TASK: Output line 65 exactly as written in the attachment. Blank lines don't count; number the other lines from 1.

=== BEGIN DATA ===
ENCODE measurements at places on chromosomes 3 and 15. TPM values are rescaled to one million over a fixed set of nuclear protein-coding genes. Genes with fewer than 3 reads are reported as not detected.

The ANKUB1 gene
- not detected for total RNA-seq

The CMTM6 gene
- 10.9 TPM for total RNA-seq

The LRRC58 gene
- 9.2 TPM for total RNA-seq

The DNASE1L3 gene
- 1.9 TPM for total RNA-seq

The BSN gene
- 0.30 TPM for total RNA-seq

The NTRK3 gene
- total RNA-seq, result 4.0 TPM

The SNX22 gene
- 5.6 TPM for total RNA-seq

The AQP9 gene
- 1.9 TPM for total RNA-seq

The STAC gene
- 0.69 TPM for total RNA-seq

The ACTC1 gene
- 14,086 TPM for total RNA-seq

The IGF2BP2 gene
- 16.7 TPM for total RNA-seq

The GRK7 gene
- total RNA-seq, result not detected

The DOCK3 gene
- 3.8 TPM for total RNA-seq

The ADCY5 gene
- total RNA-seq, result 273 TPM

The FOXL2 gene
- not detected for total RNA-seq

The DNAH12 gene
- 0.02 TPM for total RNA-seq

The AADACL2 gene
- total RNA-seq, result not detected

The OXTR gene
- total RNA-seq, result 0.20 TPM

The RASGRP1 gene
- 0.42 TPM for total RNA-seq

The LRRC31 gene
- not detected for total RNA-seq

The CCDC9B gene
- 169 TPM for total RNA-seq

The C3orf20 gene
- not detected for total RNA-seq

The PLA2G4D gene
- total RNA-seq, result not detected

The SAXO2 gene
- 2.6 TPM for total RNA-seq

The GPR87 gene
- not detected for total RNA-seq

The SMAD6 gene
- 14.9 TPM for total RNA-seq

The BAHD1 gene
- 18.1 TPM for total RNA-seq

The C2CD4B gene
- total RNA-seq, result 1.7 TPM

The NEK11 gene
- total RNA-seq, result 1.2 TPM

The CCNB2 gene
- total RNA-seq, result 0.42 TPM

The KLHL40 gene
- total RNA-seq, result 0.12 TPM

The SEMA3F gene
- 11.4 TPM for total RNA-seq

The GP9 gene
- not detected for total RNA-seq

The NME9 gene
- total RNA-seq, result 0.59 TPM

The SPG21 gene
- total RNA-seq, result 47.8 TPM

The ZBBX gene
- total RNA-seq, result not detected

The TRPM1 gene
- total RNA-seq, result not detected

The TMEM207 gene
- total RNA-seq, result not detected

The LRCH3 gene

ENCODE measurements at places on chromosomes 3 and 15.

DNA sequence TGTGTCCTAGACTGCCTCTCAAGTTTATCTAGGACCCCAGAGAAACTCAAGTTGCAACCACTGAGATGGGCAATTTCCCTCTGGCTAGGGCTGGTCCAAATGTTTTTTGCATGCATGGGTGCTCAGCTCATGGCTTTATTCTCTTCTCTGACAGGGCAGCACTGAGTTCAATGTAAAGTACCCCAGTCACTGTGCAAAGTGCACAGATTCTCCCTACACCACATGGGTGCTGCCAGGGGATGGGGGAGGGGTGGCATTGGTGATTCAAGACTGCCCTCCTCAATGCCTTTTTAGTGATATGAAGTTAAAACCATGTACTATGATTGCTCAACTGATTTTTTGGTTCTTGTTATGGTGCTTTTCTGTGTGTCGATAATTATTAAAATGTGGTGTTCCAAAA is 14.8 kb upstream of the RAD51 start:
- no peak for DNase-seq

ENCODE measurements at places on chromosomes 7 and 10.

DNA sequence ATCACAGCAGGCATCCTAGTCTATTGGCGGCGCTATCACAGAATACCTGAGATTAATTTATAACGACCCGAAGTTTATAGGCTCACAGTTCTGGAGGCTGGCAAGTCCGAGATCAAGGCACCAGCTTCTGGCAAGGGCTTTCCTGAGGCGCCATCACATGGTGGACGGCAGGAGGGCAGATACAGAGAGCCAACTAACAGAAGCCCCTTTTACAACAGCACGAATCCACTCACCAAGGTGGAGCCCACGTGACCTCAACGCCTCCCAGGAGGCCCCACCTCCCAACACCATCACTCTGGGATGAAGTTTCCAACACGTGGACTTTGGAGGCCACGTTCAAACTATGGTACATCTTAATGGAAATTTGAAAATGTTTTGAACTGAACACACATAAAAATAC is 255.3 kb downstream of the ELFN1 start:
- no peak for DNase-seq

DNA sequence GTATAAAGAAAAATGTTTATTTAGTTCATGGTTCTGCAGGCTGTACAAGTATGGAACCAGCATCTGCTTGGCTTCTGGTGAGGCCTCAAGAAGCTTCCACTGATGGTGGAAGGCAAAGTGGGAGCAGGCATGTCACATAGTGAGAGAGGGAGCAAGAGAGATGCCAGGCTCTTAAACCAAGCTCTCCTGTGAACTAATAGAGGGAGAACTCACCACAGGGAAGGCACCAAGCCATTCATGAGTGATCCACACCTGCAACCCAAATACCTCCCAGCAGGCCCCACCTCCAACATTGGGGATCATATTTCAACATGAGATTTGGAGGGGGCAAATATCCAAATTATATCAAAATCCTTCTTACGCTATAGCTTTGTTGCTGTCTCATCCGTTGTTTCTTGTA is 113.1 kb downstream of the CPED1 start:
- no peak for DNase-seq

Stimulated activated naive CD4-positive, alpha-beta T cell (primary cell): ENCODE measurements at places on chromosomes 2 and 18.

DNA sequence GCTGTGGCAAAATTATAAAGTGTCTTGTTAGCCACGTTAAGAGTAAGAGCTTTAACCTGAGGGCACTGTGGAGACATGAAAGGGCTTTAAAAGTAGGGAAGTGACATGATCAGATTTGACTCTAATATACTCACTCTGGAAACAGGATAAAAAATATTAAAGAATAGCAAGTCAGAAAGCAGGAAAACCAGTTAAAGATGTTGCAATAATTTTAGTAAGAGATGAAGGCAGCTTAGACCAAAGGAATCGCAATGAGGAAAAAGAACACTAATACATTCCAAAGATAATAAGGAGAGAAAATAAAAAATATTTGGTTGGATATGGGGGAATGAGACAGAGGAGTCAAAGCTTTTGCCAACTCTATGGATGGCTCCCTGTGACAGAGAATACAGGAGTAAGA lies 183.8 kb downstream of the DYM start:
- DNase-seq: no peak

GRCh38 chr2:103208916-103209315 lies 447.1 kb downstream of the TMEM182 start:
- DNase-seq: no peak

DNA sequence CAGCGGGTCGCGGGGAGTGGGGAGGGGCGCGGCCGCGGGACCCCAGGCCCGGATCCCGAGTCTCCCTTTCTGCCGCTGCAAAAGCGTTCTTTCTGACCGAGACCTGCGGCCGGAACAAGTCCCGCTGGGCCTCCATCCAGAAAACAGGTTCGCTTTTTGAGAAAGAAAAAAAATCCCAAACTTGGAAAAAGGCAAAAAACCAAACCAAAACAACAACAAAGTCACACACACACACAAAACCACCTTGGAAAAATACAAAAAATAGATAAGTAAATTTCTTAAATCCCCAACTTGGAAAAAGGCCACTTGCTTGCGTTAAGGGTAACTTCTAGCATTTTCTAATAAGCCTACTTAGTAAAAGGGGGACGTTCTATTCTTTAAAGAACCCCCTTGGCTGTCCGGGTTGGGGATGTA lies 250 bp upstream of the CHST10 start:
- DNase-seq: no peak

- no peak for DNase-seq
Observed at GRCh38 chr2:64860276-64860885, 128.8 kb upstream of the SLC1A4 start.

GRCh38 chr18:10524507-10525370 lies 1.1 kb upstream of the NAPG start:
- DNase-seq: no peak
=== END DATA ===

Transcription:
- 11.4 TPM for total RNA-seq